The City Council took an initial step Tuesday toward building a test lab for the controversial transit technology Personal Rapid Transit.
Council members voted 5-to-1 to submit an application seeking nearly $25 million in federal funding for PRT, which uses small, pod-like vehicles on guideways to shuttle passengers to their destinations. Winona will not put local tax dollars toward the project, and city officials have said they won't seek state funding.
City leaders have lauded the potential economic benefits of the Winona Personal Rapid Transit Lab and Partnership Center, which would include a 1.3-mile elevated guideway. The grant would also pay to build a testing laboratory on the main campus of Minnesota State College - Southeast Technical in Winona and fund it for four years.
Typical PRTista shenanigans:
While there was little discussion of PRT during the meeting, the vote came after council members examined the system during a pre-council informational session that lasted more than one hour.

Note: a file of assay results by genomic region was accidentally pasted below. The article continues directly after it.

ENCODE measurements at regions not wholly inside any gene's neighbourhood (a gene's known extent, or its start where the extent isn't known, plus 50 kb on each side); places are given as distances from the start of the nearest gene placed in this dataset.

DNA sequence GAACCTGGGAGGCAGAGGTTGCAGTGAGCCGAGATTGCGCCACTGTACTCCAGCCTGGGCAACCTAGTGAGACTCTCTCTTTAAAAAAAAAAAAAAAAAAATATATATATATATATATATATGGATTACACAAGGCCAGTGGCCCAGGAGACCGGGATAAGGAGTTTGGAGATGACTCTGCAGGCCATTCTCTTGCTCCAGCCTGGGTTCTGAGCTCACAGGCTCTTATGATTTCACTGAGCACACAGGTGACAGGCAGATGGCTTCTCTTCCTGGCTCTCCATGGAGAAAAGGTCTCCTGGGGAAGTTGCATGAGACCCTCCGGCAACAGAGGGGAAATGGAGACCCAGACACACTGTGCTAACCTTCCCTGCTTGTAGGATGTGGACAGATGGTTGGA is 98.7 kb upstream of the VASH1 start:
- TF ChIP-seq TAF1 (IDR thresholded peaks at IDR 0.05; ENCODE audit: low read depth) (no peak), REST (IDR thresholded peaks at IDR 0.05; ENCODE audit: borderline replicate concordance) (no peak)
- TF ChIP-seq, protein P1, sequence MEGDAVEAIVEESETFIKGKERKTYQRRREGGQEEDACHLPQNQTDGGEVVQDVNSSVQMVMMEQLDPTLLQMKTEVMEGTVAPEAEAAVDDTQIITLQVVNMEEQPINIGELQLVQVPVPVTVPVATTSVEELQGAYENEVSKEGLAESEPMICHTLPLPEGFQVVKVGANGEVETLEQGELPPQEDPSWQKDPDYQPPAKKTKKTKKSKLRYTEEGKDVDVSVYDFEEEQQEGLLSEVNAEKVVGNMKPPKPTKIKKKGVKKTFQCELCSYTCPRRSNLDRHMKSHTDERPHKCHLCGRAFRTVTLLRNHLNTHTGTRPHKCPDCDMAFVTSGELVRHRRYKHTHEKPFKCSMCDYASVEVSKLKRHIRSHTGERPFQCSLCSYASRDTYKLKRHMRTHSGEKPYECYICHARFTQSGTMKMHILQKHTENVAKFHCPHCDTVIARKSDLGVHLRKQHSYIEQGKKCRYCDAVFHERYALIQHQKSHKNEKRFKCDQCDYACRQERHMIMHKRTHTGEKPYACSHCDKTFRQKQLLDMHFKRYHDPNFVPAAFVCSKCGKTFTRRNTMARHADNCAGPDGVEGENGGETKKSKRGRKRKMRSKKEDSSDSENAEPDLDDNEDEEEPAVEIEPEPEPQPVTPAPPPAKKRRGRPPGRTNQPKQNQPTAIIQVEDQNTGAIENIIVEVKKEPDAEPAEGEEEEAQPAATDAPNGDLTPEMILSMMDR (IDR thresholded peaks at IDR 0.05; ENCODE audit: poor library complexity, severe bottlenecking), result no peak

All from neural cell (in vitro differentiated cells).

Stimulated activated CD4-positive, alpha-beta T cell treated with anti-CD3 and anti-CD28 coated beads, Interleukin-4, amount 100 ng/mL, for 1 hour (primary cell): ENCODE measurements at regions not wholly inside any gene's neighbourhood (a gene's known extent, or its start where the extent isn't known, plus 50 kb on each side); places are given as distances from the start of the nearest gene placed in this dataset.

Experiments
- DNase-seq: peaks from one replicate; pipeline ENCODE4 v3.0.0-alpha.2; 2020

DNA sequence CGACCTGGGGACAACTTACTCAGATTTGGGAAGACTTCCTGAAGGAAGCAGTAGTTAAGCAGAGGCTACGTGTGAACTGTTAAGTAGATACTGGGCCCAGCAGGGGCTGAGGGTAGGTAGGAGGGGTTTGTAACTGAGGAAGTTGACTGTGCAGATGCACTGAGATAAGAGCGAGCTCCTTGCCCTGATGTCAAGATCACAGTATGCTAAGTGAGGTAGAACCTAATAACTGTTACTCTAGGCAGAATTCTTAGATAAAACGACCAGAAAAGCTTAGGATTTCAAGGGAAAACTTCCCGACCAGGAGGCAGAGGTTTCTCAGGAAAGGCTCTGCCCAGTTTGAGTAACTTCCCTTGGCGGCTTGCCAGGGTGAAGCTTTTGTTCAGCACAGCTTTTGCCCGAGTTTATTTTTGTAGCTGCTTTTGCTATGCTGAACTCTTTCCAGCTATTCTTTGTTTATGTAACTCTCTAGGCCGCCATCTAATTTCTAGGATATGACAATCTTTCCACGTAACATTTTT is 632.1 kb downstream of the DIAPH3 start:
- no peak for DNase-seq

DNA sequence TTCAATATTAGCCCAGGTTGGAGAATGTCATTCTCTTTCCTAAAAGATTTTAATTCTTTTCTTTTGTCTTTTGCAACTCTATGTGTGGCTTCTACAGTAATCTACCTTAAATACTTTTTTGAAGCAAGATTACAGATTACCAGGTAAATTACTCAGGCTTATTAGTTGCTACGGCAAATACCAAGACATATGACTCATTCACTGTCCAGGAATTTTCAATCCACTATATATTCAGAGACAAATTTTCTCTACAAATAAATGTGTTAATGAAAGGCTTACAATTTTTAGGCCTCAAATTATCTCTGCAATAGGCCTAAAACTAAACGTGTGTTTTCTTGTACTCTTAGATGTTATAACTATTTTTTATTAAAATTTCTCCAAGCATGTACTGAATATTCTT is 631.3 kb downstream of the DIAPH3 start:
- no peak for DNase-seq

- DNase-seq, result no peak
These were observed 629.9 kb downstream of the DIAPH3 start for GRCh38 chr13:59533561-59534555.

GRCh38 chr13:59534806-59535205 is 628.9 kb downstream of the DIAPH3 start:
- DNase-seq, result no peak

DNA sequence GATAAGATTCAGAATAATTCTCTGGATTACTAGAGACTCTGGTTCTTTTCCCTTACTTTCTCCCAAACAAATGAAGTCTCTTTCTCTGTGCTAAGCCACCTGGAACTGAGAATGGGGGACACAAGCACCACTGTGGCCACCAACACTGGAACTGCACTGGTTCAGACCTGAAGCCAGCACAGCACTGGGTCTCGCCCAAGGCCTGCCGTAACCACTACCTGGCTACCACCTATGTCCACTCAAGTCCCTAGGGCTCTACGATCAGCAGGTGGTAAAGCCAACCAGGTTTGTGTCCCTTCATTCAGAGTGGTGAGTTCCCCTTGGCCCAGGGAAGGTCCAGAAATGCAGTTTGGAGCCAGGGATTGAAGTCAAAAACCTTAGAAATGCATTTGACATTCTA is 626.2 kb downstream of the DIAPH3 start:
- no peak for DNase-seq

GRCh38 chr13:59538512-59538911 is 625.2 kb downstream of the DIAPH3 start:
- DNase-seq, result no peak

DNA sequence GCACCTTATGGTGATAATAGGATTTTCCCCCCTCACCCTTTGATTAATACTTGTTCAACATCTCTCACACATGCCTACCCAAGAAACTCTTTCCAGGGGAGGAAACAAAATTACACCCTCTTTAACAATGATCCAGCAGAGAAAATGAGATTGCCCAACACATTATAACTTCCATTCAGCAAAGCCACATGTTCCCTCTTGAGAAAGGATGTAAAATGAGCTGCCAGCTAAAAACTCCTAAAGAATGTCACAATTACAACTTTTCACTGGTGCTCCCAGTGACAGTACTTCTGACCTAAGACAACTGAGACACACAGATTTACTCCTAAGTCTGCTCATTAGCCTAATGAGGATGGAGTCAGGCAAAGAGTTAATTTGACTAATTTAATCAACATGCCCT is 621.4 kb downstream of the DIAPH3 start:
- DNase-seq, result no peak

"This is not a transportation mode for Winona ever," council member Gerry Krage said. "Right now, we're looking at $24 million for a showroom to bring people here."
One voice of reason:
Council member Deb Salyards spoke dubiously of the project, asking why the technology had not been implemented anywhere else and questioning if any government money should go toward such a project.
"I still wonder, why?," she said. "If this is the wave of the future, a private individual should develop this."
Salyards cast the lone vote against submitting the application.
What happens next?
After the council's approval, city staff must now prepare and submit the funding application by Feb. 8. Winona will learn if it landed the award this summer, and if the money is awarded, construction would have to begin within 18 months.